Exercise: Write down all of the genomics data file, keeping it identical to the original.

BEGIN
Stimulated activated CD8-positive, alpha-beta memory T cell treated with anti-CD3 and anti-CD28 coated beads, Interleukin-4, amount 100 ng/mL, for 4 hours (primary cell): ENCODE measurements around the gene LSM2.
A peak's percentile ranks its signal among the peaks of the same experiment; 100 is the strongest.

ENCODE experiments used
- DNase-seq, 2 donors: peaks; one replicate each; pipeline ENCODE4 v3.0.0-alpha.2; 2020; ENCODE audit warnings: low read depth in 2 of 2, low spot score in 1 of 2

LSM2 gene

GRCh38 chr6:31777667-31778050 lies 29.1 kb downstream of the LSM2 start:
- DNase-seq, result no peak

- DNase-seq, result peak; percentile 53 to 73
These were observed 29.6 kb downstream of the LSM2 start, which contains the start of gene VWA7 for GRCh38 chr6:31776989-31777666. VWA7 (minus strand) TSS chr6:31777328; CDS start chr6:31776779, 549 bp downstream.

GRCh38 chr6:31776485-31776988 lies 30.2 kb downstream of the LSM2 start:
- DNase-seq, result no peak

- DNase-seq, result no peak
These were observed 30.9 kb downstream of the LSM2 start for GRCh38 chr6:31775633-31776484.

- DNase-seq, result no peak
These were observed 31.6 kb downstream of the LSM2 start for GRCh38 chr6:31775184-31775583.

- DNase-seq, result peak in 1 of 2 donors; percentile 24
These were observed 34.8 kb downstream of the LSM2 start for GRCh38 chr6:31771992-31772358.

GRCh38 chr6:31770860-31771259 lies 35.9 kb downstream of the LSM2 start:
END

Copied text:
Stimulated activated CD8-positive, alpha-beta memory T cell treated with anti-CD3 and anti-CD28 coated beads, Interleukin-4, amount 100 ng/mL, for 4 hours (primary cell): ENCODE measurements around the gene LSM2.
A peak's percentile ranks its signal among the peaks of the same experiment; 100 is the strongest.

ENCODE experiments used
- DNase-seq, 2 donors: peaks; one replicate each; pipeline ENCODE4 v3.0.0-alpha.2; 2020; ENCODE audit warnings: low read depth in 2 of 2, low spot score in 1 of 2

LSM2 gene

GRCh38 chr6:31777667-31778050 lies 29.1 kb downstream of the LSM2 start:
- DNase-seq, result no peak

- DNase-seq, result peak; percentile 53 to 73
These were observed 29.6 kb downstream of the LSM2 start, which contains the start of gene VWA7 for GRCh38 chr6:31776989-31777666. VWA7 (minus strand) TSS chr6:31777328; CDS start chr6:31776779, 549 bp downstream.

GRCh38 chr6:31776485-31776988 lies 30.2 kb downstream of the LSM2 start:
- DNase-seq, result no peak

- DNase-seq, result no peak
These were observed 30.9 kb downstream of the LSM2 start for GRCh38 chr6:31775633-31776484.

- DNase-seq, result no peak
These were observed 31.6 kb downstream of the LSM2 start for GRCh38 chr6:31775184-31775583.

- DNase-seq, result peak in 1 of 2 donors; percentile 24
These were observed 34.8 kb downstream of the LSM2 start for GRCh38 chr6:31771992-31772358.

GRCh38 chr6:31770860-31771259 lies 35.9 kb downstream of the LSM2 start: